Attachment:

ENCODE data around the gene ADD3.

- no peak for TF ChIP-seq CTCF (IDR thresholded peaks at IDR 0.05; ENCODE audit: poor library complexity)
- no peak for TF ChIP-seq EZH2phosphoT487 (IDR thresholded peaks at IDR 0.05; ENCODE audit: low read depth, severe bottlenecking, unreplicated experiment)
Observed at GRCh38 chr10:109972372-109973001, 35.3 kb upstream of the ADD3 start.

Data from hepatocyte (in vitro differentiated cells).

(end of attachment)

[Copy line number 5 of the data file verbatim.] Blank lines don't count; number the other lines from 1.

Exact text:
Data from hepatocyte (in vitro differentiated cells).